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Post Posted May 1st, 2014, 4:46 am

Image

Kevin McFarlane
 
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Post Posted May 1st, 2014, 5:10 am

jez wrote:
Kevin McFarlane wrote:But after a while, maybe after a few tweaks, the fuss dies down.

Oh so that's the excuse? If we stay stubborn for long enough, people will quiet down because they have lives to lead? That still shows utter contempt for users, and it only works if users don't have an easy alternative.


I'm not actually disagreeing with you. I'm just describing the way things are.

With Windows 8 you can argue that they didn't (although Windows 7 is still pretty popular so maybe they did), but with Firefox people can leave in droves.


Except that the UI changes to Firefox are akin to what's already in the mainstream alternatives. One reason I've chosen Firefox was because I didn't like the UIs of the alternatives. Now that Firefox is more similar to them I'm hardly likely to switch to them for refuge.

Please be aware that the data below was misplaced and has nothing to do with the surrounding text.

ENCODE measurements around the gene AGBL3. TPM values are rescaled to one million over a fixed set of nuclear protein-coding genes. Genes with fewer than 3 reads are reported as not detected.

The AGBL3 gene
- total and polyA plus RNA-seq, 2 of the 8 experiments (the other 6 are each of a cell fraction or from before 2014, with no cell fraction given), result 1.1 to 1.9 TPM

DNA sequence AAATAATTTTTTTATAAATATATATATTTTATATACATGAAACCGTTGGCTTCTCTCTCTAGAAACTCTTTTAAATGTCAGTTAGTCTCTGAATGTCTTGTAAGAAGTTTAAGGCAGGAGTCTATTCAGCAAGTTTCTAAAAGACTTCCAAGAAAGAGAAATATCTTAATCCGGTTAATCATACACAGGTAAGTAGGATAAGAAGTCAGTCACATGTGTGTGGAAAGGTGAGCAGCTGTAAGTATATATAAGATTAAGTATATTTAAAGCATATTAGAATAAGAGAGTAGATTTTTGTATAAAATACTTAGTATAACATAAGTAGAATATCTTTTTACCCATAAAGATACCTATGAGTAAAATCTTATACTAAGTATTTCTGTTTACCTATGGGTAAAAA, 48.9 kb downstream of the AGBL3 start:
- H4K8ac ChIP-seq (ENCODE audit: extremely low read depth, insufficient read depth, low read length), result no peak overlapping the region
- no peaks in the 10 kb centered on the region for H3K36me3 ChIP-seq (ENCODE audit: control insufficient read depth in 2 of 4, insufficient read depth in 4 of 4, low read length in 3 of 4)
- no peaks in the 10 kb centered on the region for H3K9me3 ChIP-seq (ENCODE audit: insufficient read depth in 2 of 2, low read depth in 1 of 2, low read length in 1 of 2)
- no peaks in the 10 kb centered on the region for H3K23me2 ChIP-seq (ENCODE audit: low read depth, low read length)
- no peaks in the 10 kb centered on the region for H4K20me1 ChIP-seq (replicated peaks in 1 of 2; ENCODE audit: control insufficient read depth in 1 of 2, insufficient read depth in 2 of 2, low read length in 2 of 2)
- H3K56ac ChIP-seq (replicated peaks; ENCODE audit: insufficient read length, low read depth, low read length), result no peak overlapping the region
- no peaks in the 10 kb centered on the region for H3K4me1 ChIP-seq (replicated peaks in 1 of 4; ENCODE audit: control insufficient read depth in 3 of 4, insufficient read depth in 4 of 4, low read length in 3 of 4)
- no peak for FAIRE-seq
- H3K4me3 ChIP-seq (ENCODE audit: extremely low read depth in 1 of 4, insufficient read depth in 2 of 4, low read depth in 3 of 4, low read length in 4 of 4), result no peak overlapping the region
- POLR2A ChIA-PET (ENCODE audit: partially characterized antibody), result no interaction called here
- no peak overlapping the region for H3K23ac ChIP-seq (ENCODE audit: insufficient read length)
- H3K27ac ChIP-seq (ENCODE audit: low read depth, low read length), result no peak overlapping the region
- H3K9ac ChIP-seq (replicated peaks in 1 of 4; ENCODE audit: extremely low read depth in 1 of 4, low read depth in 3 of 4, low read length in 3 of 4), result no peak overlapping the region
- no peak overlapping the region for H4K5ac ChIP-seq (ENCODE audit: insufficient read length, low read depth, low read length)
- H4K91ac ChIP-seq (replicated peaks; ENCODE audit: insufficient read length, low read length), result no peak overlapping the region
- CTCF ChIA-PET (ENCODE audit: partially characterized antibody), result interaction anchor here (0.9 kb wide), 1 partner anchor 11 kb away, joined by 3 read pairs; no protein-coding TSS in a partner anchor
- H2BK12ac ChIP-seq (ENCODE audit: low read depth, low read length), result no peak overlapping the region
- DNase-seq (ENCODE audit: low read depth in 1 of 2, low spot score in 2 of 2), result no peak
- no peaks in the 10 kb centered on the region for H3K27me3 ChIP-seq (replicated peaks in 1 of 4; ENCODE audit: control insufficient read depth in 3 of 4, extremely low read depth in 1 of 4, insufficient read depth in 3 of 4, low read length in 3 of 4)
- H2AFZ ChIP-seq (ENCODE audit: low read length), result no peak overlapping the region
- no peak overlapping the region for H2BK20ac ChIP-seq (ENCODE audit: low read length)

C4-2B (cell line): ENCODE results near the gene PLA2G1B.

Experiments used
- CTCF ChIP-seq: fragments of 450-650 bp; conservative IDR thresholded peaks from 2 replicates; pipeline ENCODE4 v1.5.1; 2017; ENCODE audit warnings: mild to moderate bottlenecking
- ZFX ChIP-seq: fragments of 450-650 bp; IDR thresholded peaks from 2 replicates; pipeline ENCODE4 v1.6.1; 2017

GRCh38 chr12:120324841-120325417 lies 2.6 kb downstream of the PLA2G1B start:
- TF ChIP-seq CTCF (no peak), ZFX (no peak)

I really think developers need to get over this "we're right and you're wrong" mentality. Sure, users are sometimes stubborn and just don't like change. Other times, they are using the thing a lot and they are productive with it. They can be productive with it, because it's designed well, and changing it is just a plain bad idea.


Yes, I think UI changes should be much more incremental and ideally should allow continual user feedback/refinement. Devs need to realise that even the tiniest of UI changes will piss off some users. So big changes can be expected to piss off lots.

A common criticism is that users don't like change. While this is true of many, for me, at any rate, it depends on the change. I don't mind being offered more or better options. I do mind when options are removed and not replaced by something better.

But I agree it's also a difficult job because we all use products differently. Many are attracted to Google Chrome because of its streamlined simplicity while for me I was unattracted for the same reason, i.e., it lacked features and usability (think, e.g., the initial version of Chrome - but that still applies today - for me).